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Canada's digital technology supercluster could create 50,000 new jobs

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Jenni Sheppard Jan 10, 2018 11:42 am 1,567

Canada’s Digital Technology Supercluster is planning to create 50,0000 new jobs and invest $1.4 billion over the next 10 years, according to a release.

The group of at least 225 members includes TELUS, Microsoft, Teck, Change Healthcare, Providence Health Care, and the University of British Columbia.

The consortium hopes to fund more then 100 collaborative projects, with more than 1,000 across Canada, to generate $15 billion in GDP.

The BC-based group was among nine concepts invited to apply to the federal government for funding under its new supercluster strategy.

In the release, Bill Tam, co-chair of the consortium, said they want to draw upon expertise and skills from companies, organizations and individuals across Canada.

“We aim to tackle opportunities that would not have been undertaken by any company alone, but instead through a collective effort, these projects will have global impact,” he said. “Like advancing cancer treatment with the goal of finding a cure — and to position Canada as a world leader in a number of cutting-edge technologies.”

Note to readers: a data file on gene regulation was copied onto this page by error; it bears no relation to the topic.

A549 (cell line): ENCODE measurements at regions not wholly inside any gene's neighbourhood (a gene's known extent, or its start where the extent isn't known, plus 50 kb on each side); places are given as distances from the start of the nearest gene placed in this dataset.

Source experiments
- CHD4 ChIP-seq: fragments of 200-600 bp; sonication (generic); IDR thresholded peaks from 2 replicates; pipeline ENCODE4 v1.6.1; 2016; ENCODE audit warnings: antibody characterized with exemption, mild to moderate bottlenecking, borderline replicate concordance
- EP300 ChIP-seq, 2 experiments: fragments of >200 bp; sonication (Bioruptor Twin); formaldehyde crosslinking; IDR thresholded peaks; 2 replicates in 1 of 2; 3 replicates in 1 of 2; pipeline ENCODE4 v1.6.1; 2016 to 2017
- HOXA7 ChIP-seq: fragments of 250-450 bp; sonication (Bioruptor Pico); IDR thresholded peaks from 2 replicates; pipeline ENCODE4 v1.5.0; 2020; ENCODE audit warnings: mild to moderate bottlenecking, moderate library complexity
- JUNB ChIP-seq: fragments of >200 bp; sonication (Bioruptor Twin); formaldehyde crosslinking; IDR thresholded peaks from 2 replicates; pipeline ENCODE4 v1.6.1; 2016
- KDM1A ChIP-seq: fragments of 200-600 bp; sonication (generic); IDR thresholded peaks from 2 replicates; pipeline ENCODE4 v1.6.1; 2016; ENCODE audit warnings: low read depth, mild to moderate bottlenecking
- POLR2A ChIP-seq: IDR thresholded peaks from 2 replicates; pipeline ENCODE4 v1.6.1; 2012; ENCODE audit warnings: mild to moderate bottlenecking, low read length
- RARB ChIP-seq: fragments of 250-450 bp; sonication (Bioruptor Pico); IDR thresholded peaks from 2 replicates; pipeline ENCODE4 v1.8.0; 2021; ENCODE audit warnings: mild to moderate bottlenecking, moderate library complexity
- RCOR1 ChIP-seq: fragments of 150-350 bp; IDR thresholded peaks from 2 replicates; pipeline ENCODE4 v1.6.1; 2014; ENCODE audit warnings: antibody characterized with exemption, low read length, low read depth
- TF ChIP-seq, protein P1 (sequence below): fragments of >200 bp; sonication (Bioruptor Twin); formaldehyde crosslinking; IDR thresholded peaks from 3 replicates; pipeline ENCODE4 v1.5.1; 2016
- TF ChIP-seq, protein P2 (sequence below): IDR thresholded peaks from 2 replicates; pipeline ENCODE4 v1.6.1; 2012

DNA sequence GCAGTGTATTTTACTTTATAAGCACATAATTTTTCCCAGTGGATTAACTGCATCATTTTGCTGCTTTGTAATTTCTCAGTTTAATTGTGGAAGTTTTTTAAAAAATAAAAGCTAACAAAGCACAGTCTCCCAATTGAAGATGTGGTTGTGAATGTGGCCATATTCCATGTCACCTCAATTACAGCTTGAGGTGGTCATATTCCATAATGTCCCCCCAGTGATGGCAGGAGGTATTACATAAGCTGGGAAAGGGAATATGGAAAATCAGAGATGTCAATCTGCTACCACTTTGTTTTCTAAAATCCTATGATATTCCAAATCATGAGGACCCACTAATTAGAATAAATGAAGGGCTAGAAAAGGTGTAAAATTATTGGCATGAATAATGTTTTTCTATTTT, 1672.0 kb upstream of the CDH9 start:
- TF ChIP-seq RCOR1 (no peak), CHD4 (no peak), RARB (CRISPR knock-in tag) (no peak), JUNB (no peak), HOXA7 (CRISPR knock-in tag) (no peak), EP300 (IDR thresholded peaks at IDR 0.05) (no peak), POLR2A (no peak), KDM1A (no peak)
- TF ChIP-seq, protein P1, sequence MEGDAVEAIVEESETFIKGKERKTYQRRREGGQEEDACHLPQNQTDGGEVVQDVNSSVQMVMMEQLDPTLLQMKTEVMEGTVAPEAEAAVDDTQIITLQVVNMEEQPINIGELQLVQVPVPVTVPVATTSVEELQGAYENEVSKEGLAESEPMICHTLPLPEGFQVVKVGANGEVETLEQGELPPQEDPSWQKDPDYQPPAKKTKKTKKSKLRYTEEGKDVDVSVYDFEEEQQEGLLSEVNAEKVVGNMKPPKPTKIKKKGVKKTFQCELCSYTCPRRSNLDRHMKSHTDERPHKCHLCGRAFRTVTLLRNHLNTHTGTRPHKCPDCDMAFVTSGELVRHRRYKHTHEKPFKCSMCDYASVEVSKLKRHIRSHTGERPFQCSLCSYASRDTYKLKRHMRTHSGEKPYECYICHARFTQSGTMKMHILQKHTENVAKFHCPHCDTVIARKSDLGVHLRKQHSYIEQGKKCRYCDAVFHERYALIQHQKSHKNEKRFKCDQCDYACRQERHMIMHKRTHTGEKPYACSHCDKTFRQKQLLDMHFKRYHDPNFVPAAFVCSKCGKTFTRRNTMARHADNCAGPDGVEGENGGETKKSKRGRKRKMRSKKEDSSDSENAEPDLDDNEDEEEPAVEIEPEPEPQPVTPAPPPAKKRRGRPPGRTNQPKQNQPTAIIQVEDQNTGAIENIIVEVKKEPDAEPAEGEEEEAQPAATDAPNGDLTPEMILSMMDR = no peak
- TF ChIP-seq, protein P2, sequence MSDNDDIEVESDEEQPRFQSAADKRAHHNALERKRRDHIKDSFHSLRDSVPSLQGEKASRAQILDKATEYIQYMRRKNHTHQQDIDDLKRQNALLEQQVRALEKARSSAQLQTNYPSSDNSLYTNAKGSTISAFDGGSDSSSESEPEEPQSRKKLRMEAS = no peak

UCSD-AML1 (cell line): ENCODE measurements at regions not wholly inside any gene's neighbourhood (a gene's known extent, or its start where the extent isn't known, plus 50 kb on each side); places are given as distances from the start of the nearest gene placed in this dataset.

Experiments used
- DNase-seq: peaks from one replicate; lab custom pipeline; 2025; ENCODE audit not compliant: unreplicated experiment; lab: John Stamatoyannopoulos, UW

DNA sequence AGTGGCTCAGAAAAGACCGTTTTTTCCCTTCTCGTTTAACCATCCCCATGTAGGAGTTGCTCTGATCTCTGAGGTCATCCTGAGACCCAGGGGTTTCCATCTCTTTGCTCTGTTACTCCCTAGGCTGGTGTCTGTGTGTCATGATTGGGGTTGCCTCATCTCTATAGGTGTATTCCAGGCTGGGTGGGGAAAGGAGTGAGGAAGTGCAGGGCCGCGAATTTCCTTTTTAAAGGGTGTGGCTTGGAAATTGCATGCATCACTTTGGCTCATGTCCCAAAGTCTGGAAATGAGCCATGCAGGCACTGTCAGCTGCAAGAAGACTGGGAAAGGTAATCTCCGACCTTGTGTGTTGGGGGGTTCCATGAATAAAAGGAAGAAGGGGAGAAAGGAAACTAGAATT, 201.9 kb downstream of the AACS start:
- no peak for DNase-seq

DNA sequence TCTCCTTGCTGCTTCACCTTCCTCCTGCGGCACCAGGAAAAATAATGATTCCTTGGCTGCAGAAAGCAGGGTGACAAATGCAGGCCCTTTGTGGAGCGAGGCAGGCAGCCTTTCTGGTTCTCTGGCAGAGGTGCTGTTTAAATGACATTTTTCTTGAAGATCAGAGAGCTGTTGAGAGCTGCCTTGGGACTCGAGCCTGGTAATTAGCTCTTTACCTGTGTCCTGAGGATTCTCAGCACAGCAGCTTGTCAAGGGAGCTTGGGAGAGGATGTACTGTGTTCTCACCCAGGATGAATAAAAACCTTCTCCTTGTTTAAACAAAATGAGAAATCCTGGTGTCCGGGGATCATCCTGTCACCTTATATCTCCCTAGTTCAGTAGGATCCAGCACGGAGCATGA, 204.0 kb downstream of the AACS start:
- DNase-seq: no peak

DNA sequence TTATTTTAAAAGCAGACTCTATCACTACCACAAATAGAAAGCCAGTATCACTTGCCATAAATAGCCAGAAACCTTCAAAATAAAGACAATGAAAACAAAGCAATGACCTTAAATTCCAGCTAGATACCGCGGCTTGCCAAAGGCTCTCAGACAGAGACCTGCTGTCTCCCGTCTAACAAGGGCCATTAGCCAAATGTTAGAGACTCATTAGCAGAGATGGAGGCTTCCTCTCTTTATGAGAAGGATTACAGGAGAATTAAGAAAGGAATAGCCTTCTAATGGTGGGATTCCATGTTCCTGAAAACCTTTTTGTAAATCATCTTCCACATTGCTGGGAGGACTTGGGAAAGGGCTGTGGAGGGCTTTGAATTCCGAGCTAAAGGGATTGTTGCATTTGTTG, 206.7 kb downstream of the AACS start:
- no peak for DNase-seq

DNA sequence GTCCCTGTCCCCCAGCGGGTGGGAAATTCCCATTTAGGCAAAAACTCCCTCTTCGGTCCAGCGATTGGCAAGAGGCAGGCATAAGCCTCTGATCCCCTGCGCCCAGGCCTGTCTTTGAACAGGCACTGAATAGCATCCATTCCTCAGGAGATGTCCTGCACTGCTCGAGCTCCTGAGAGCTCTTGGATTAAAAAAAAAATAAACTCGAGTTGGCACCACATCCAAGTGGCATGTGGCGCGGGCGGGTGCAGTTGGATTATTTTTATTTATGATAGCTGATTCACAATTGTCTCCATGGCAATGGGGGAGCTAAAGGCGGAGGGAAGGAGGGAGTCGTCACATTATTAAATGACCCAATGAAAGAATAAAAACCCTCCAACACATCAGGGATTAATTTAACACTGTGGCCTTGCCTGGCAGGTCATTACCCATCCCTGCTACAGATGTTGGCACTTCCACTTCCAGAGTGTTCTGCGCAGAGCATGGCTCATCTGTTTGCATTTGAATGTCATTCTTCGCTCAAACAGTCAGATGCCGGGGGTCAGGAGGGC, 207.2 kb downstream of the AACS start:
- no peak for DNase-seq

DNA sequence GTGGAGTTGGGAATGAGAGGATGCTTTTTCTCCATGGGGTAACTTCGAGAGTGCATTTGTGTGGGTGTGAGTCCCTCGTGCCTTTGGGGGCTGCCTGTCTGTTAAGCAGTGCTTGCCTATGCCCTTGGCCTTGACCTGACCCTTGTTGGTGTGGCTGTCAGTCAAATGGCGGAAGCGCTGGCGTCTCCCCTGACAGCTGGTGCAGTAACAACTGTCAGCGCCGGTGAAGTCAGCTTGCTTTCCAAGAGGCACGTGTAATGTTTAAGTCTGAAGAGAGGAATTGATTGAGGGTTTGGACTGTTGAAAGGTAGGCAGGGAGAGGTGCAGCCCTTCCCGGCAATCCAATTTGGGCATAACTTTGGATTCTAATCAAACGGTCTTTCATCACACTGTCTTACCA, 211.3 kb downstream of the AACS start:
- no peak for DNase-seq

The supercluster also wants to engage First Nations people in the tech sector “more meaningfully and equitably.”

Denise Williams, Executive Director of the First Nations Technology Council, said there is “tremendous potential” to elevate the innovative insights and ideas of Indigenous peoples.

“It is our hope that this supercluster initiative achieves transformation of Canada’s digital landscape, empowering Indigenous innovators across all its focus areas while deepening the sector’s commitment to the meaningful advancement of reconciliation in a digital and connected age,” she said.

The supercluster plans to focus on three projects to begin with: a secure health and genomic platform, an earth data store, and a digital learning factory.

The health platform would “help build the core data infrastructure required to create advanced cancer treatments personalized to the unique genetic makeup of a patient and improve patient-centric care.”

Meanwhile the earth data store would “improve data collection, sharing and visualization – enhancing confidence in resource sector project planning and assessments for proponents, Indigenous Peoples, government and communities.”

And the learning factory would “facilitate collaboration on the development of virtual environments that enable design, rapid experimentation, and testing of cost-saving approaches to address the most significant challenges in modern manufacturing.”

The federal government is expected to choose up to five supercluster concepts to share nearly $1 billion in funding by the end of March 2018.

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Jenni Sheppard
Jenni is a former Senior Staff Writer at Daily Hive. Happy Vancouverite. Traveller, snowboarder, foodie, film fan, feminist, geek, cheesemaker, curler.

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